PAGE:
Independent Researcher

Question

Asked 16 November 2021

# Are there redshift and luminosity distances for Cepheid Variable stars and RR Lyrae stars?

Do such measurements make sense? Do they exist?

Comparing redshift and luminosity distances, if that is a sensible question, may bear on the 4/3 scaling hypothesis as it relates to dark energy.

## Most recent answer

Cepheid distance is well established. My concern is the measurement of the red shift wavelength for the various Cepheids. Is there a data base with actual wavelength measurements?

## All Answers (4)

Dear Robert,

every measurement makes sense, only their interpretation(s) in the model(s) is up to debate.

The only problem that could occur in my mind is that Cepheids are too "near" us and the redshift measurement is not precise and/or under the resolution of actual made spectrograph, but if the star is far enough and you could make the two measurements (variability period and redshift) the comparison is useful to the famous "ladder problem" in astrophysics (and to make sure you calculate the distance right)

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Pantheory Research Org.

Our galactic stars do not relate to redshifts but luminosity distance does apply.

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University of Hamburg

Hi Robert Shour ,

Cepheid and RR Lyrae variables are well known standard candles, and important tools in the cosmological distance ladder. For example, Cepheid variables, which were discovered by Henrietta Swan Leavitt, have the property that their luminosity can be directly inferred by observing their pulsation period, which then allows one to calculate their luminosity distance, given that the observing instrument (telescope) also measures their flux.

However, although nothing stops you from making redshift measurements of relatively nearby objects, this will induce an error in any cosmological parameters inferred from these measurements (such as the luminosity distance), because the peculiar velocities of these objects would be comparable to their Hubble flow, giving you highly inconsistent results. Luminosity distances calculated by interpreting the measured redshifts as cosmological redshifts, become more reliable at large distances, where the Hubble flow dominates over the peculiar velocities.

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## Similar questions and discussions

What problems might be solvable using the Galileo 4/3 differential scaling explanation of dark energy?

- Robert Shour

What is the arithmetic used to calculate Omega_M?

- Robert Shour

This is a follow up question to: Are there any theories of dark energy that predict the value of omega_M? asked on RG on Oct 21, 2024.

Harri Shore kindly provided a comprehensive answer on RG the same day, explaining that Omega_M Is Typically Derived from Observations.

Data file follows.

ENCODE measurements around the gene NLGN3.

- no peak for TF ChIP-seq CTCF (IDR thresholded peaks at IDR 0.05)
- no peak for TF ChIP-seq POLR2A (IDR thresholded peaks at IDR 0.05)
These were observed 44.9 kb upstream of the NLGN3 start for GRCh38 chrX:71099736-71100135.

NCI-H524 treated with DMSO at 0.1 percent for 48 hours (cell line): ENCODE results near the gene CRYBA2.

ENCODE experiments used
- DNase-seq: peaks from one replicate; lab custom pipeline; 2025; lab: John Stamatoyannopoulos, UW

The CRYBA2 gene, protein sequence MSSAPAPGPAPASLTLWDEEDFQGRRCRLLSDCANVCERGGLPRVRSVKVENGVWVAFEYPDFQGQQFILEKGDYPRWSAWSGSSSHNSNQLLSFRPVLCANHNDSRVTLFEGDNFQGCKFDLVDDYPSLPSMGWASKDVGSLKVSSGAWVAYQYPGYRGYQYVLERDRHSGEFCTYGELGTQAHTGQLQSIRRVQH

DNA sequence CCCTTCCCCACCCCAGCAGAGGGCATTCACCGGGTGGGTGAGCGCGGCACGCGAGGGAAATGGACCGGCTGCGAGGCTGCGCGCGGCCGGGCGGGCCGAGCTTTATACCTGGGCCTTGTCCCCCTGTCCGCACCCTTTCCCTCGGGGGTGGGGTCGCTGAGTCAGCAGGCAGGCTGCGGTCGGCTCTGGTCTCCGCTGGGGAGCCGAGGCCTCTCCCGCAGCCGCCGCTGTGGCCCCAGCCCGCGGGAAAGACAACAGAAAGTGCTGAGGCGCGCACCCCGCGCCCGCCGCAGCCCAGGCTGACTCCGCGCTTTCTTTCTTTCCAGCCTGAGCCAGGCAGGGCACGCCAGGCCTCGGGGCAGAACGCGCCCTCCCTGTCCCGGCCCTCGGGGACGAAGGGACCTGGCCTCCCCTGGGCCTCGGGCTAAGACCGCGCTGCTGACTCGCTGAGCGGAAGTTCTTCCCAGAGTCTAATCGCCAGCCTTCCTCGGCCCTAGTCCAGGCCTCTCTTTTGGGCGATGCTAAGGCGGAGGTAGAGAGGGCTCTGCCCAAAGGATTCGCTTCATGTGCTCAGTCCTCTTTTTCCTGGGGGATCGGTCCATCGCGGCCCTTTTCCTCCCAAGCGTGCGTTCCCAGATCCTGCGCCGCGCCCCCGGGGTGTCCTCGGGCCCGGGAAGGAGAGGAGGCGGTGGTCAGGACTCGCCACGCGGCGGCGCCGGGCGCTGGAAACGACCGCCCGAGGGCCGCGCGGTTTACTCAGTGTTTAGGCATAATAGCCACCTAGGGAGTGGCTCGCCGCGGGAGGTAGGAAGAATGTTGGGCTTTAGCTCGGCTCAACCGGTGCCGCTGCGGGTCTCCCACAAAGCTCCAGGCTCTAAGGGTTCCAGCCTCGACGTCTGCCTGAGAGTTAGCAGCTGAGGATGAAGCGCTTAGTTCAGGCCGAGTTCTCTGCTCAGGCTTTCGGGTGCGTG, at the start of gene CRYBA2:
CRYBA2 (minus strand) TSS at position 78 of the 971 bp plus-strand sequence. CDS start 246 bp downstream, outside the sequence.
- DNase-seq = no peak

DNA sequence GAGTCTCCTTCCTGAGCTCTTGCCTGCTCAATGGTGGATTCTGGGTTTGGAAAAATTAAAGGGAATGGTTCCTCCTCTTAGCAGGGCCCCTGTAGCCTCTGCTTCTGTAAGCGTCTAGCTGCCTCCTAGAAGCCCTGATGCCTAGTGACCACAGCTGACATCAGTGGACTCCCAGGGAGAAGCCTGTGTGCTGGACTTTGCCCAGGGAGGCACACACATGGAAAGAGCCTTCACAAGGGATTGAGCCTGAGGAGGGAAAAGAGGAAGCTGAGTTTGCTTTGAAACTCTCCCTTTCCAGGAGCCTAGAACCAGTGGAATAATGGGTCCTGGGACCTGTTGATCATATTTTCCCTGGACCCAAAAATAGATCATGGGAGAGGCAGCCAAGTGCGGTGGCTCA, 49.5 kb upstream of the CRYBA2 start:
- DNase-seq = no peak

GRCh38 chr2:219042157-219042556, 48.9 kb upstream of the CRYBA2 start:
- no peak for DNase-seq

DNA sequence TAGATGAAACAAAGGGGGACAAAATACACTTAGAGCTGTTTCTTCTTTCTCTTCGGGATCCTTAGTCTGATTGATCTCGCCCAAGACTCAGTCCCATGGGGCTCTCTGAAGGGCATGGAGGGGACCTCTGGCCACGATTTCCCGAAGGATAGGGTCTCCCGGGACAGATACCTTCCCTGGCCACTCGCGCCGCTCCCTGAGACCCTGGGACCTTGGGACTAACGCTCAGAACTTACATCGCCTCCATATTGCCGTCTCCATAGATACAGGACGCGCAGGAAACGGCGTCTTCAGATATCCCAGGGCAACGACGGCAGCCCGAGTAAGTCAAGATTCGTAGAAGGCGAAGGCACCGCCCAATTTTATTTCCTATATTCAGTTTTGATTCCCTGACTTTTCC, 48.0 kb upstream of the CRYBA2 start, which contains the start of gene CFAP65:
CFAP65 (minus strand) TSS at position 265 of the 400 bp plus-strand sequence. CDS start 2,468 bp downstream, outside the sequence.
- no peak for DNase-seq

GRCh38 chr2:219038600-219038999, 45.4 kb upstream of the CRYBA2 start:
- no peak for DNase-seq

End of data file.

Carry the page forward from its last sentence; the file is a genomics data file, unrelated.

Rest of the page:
Scolnic, D. M. / Jones, D. O. / Rest, A. / Pan, Y. C. / others, in The Complete Light-curve Sample of Spectroscopically Confirmed SNe Ia from Pan-STARRS1 and Cosmological Constraints from the Combined Pantheon Sample 2018-06 ApJ , Vol. 859, No. 2 p. 101, estimated Omega_M. NASA (https://lambda.gsfc.nasa.gov/education/graphic_history/matterd.htm) describes Scolnic et al. study as “providing the tightest uncertainty obtained from this method in the plot”. The Pantheon 2018 estimate for Omega_M is 0.298 plus/minus 0.022.

The 4/3 theory predicts Omega_M as the denominator value in 4^3/3^3, which is 0.2967, very close to 0.298. For example, a recent discussion of 4/3 scaling based on Galileo is at:

Are there any articles laying out the math? If so, what are the cites for those articles?

Are there any theories of dark energy that predict the value of omega_M?

- Robert Shour

Astronomical measurements estimate the proportion of (supposed) radiation relative to matter as about 0.70/0.30.

4/3 scaling based on extending Galileo scaling to 4D predicts a ratio of energy densities for 4D space compared to 3D space as 4^3/3^3, which is about 0.7033 / 0.2967, very close to astronomical measurements.

As explained in:

Do any of the theories of dark energy (apart from extending Galileo scaling to 4D) explain or calculate the ratio of energy densities? What are the cites? What are estimates?

What is the source reference for Ole Sands 1965 remarks about knowledge doubling?

- Robert Shour

Wolfgang Dick on October 4, 2024 supplied the answer to the question, Do you know the citation for a 1965 article by Ole Sand that mentions knowledge doubling? (Many thanks.)

A scholar recounts their search for the source of the knowledge doubling idea in a 2021 video:

The Ole Sand article is found in:

Comprehensive Musicianship

Volume 2 of CMP (Series)

Volume 2 of CMP, Contemporary Music Project for Creativity in Music Education

Publisher Contemporary Music Project, Music Educators National Conference, 1965

At page 79 in the book with the article:

“Never before have the dynamic forces of change spun with such incredible speed. In the nearly two thousand years since the birth of Christ, there has been first a very slow and then a rapidly accelerating growth in the accumulation of knowledge. If this accumulation is plotted on a time line, beginning with the birth of Christ, the first doubling of knowledge occurs in 1750,the second in 1900, the third in 1950, and the fourth only ten years later, in 1960!”

What is the original source for these claims?

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